- Two agricultural economists believe that a key claim of local-food advocates — that local-food purchases enhance the local economy — violates the core economic principles taught in every introductory economics class.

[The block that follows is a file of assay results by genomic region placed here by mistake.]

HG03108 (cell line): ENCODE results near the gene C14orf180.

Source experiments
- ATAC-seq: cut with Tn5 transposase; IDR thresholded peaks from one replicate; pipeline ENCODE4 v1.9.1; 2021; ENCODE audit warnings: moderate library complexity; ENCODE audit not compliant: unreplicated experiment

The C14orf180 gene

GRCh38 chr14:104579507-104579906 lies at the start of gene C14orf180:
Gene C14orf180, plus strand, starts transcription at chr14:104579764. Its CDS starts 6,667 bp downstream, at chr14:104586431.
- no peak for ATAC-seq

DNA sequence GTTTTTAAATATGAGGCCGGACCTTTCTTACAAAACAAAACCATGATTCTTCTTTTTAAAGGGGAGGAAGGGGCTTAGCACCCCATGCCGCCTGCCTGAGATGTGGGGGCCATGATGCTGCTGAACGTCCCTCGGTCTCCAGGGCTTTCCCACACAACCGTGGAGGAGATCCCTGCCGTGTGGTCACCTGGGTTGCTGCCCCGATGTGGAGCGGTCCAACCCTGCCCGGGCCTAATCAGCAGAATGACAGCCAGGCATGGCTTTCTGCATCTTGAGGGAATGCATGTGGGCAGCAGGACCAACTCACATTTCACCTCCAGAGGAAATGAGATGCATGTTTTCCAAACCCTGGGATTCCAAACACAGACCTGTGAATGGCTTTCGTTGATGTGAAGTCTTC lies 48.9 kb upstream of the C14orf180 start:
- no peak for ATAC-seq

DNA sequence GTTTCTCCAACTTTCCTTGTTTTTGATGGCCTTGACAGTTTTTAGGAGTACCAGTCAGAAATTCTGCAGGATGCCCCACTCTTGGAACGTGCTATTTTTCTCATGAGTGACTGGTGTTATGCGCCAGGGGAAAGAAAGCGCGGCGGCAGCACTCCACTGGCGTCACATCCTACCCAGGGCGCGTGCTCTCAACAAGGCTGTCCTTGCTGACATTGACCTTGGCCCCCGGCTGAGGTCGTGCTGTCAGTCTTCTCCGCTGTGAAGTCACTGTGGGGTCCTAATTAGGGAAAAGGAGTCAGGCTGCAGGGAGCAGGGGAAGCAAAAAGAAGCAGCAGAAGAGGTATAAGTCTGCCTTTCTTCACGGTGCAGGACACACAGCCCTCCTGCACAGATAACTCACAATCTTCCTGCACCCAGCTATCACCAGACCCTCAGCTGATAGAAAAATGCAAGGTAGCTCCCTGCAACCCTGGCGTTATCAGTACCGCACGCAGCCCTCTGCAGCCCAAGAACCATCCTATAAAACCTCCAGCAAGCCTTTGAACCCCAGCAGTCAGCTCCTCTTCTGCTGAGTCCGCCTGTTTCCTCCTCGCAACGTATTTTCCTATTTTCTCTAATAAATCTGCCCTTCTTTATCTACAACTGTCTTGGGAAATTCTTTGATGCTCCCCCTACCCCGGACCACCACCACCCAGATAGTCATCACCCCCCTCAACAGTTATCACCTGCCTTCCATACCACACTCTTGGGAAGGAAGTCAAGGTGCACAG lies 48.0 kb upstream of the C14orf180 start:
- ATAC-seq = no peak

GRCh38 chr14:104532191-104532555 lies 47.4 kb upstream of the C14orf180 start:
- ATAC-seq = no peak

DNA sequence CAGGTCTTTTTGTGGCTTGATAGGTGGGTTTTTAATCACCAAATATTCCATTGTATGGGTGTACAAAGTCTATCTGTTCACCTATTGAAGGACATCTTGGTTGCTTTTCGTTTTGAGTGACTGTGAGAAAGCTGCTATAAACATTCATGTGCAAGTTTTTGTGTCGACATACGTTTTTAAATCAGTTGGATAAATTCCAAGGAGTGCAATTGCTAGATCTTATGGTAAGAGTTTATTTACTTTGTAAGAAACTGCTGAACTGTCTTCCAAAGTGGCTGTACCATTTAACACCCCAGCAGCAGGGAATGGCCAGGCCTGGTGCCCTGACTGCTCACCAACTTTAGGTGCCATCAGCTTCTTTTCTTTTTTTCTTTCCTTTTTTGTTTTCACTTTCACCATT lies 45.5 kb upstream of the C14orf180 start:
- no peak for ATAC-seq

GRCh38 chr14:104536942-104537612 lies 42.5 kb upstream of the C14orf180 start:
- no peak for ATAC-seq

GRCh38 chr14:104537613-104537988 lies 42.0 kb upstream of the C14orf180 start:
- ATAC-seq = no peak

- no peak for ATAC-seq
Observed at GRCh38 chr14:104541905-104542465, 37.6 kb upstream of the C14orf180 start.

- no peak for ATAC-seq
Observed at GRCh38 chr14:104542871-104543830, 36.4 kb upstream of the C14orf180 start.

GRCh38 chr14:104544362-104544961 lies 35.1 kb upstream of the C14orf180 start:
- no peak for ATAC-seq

Oklahoma's government, like those of 45 other states, funds a farm-to-school program encouraging cafeterias to buy their food from local sources. U.S. Representative Chellie Pingree (D-Maine) wants to help; she recently introduced the Eat Local Foods Act (HR 5806) to assist schools in providing local foods in school lunches. From Michelle Obama's White House garden to grants from the U.S. Department of Agriculture's "Know Your Farmer, Know Your Food" initiative, an agenda has emerged to give local foods more prominence on our dinner plates. Interestingly, no agricultural economist has informed the public that a key claim of local-food advocates—that local-food purchases enhance the local economy—violates the core economic principles taught in every introductory economics class. Until now.